9. ^ Adam Voges player profile Archived 15 October 2012 at the Wayback Machine. – Perth Scorchers. Retrieved 9 November 2012.
  10. ^ History: 1990s – Melville Cricket Club. Retrieved 9 November 2012.
  11. ^ Andrew Miller, Voges looks over his shoulder for call-up, Cricinfo, 8 December 2006. Retrieved 9 December 2006.
  12. ^ "www.sitecore.net". Cricket.com.au. Retrieved 2015-12-30.
  13. ^ Cricinfo staff (17 March 2009), Voges puts wife before work, Cricinfo.com, retrieved 17 March 2009
  14. ^ "Australia tour of West Indies, 1st Test: West Indies v Australia at Roseau, Jun 3–7, 2015". ESPNCricinfo. Retrieved 3 June 2015.
  15. ^ "Adam Voges scores century on Test debut to rescue Aussies". 9 News. Retrieved 4 June 2015.
  16. ^ "'Old man' Voges joins the greats". cricket.com.au. Retrieved 2015-12-11.
  17. ^ Voges, Marsh notch up record fourth-wicket stand in Tests
  18. ^ "WI 91/6 (43.0 ov, CR Brathwaite 3*, DM Bravo 13*, PM Siddle 2/19) – Stumps | Live Scorecard | ESPN Cricinfo". Cricinfo. Retrieved 2015-12-27.
  19. ^ Wu, Andrew (13 February 2016). "Australia v New Zealand Test series: Adam Voges bumps average beyond 100, passes Sir Donald Bradman".
  20. ^ Seervi, Bharath (24 February 2016). "Runs and records for Australia's top five".
  21. ^ "Australia tour of West Indies, 2015 – West Indies v Australia 1st Test Scorecard". ESPNcricinfo. 5 June 2015. Retrieved 9 June 2015.
  22. ^ "West Indies tour of Australia, 1st Test: Australia v West Indies at Hobart, Dec 10–12, 2015". ESPNcricinfo. 12 December 2015. Retrieved 12 December 2015.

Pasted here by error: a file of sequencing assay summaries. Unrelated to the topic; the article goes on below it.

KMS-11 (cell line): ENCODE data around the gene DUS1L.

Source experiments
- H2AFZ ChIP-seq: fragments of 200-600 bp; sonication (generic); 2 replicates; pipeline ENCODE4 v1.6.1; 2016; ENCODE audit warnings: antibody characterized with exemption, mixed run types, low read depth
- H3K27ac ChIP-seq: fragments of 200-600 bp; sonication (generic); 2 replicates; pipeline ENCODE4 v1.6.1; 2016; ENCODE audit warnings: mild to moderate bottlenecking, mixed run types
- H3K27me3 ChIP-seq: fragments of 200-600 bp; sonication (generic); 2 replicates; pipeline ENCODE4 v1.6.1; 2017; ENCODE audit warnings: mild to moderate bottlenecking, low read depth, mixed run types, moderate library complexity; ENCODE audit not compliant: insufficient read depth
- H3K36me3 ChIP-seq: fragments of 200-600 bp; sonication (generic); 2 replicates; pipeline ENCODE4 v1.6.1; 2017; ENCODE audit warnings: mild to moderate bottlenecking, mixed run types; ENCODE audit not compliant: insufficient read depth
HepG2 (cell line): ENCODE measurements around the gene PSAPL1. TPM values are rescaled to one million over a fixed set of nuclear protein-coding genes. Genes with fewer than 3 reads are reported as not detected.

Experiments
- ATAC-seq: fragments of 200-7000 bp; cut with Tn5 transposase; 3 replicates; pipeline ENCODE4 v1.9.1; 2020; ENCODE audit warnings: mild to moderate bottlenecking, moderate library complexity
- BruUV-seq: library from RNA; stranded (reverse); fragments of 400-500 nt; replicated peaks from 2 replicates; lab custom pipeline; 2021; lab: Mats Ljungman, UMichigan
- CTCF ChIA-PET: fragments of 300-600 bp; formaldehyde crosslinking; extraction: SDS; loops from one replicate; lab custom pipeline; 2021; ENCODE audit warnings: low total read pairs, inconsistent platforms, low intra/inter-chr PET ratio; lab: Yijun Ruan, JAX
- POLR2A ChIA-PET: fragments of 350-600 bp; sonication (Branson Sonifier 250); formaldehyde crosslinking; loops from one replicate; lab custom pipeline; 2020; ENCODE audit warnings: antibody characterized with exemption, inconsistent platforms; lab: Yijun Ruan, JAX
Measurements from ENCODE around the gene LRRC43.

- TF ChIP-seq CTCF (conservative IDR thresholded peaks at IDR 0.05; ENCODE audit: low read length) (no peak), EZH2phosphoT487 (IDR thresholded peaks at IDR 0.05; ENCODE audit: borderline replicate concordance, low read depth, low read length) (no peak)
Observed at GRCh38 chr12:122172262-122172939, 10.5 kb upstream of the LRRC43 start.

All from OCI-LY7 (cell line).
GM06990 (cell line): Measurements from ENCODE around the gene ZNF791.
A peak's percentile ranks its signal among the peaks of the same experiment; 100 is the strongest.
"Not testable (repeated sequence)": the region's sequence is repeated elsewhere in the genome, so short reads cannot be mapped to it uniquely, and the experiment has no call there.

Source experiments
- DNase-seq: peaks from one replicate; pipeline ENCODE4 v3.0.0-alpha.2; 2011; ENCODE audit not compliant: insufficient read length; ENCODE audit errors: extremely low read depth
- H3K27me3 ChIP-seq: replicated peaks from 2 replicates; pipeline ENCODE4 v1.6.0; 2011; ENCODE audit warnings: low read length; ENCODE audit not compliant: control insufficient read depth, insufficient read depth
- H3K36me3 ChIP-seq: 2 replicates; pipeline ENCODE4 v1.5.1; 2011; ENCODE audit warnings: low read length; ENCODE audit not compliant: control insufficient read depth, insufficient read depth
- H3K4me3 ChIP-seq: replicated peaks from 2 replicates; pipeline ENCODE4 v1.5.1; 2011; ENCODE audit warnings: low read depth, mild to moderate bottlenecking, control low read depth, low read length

23. ^ "Trans-Tasman Trophy [Australia in New Zealand] – 1st Test at Wellington, Feb 12–15, 2016". ESPNcricinfo. 15 February 2016. Retrieved 15 February 2016.
  24. ^ "West Indies tour of Australia, 2015/16". ESPNcricinfo. Retrieved 7 January 2016.
  25. ^ "England in Australia ODI Series, 2010/11 – Australia v England Scorecard". ESPNcricinfo. 6 February 2011. Retrieved 20 January 2015.
  26. ^ "West Indies in Australia ODI Series, 2012/13 – Australia v West Indies Scorecard". ESPNcricinfo. 10 February 2013. Retrieved 20 January 2015.
  27. ^ a b "West Indies tour of Australia, 2015/16 – Australia v West Indies Scorecard". ESPNcricinfo. 12 December 2015. Retrieved 1 January 2016.
  28. ^ a b "West Indies tour of Australia, 2012/13 – Australia v West Indies Scorecard". ESPNcricinfo. 10 February 2013. Retrieved 1 January 2016.
  29. ^ "West Indies tour of Australia, 2012/13 – Australia v West Indies Scorecard". ESPNcricinfo. 13 February 2013. Retrieved 1 January 2016.
  30. ^ "Twenty20 Cup, 2009 – Yorkshire v Nottinghamshire Scorecard". ESPNcricinfo. 4 June 2009. Retrieved 1 January 2016.

External linksEdit

Sporting positions
Preceded by
Chris Rogers
Middlesex County cricket captain
2015–2016
Succeeded by
James Franklin